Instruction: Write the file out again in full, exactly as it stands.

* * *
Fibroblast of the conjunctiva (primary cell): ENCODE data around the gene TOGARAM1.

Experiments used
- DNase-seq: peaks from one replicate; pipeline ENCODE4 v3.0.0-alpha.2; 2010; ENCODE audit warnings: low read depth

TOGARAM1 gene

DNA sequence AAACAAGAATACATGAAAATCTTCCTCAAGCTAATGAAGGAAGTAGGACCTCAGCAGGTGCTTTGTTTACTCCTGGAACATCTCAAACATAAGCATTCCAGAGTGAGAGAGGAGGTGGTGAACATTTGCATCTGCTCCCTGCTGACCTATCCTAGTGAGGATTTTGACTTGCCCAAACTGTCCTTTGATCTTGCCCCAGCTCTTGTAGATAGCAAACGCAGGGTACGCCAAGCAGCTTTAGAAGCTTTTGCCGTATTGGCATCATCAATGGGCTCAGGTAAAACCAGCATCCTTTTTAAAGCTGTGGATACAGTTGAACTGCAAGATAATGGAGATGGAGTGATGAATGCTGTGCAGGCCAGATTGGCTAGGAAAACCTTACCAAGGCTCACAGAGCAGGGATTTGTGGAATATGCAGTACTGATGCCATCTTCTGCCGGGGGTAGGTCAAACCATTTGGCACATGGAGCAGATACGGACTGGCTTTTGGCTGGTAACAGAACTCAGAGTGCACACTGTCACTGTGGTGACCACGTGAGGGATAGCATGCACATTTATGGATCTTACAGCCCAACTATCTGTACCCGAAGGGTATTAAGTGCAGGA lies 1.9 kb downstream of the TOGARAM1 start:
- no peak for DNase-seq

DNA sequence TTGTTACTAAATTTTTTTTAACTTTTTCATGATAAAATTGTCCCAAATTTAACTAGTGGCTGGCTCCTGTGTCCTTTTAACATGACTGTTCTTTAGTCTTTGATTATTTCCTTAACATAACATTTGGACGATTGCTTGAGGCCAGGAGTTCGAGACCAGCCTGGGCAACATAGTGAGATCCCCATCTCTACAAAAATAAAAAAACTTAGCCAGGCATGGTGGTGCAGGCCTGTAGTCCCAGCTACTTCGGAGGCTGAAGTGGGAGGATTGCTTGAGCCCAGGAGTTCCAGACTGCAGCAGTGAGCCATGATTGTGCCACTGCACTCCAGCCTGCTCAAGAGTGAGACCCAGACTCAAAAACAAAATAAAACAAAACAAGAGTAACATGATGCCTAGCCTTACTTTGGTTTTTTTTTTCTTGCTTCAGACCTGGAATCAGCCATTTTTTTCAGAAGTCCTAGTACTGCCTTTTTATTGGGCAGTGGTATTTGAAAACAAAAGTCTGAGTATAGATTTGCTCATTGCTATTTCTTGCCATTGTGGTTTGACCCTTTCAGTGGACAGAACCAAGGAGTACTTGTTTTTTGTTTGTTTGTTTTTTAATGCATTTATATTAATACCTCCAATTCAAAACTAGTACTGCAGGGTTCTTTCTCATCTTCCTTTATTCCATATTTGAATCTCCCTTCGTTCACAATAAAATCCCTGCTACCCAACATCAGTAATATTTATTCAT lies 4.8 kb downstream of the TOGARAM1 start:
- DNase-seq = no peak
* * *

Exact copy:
Fibroblast of the conjunctiva (primary cell): ENCODE data around the gene TOGARAM1.

Experiments used
- DNase-seq: peaks from one replicate; pipeline ENCODE4 v3.0.0-alpha.2; 2010; ENCODE audit warnings: low read depth

TOGARAM1 gene

DNA sequence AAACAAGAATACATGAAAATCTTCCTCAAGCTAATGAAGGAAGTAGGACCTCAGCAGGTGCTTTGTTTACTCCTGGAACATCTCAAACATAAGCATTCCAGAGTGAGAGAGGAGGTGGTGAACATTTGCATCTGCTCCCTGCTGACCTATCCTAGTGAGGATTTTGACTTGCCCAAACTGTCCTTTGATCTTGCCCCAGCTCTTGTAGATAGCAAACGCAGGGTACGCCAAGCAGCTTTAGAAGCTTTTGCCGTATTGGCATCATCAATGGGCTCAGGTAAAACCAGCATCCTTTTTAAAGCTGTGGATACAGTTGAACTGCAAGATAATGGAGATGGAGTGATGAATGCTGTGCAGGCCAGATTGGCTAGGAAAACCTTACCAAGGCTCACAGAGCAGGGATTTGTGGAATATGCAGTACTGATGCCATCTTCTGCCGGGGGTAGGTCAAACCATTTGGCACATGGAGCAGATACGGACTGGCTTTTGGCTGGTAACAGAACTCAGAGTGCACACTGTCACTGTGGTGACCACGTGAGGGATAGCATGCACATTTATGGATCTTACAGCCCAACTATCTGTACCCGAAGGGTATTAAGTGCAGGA lies 1.9 kb downstream of the TOGARAM1 start:
- no peak for DNase-seq

DNA sequence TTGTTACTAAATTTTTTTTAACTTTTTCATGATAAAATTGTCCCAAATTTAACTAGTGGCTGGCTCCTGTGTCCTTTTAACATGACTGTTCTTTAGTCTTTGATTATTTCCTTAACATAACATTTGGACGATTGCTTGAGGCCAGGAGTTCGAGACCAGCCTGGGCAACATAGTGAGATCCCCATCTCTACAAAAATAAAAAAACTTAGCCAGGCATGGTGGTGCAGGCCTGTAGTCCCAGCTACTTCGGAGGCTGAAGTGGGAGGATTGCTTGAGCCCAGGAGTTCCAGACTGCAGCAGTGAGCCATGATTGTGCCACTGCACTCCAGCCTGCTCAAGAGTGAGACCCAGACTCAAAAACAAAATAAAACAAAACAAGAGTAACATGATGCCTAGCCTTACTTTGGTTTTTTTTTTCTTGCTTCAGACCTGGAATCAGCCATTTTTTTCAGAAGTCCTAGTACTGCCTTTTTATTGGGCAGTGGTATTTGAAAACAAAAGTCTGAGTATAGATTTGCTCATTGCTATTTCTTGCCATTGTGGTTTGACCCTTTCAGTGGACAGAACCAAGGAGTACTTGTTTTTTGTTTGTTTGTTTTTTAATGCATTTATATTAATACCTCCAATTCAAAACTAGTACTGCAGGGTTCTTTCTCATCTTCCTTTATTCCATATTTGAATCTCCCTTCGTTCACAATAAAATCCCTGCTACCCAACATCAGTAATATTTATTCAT lies 4.8 kb downstream of the TOGARAM1 start:
- DNase-seq = no peak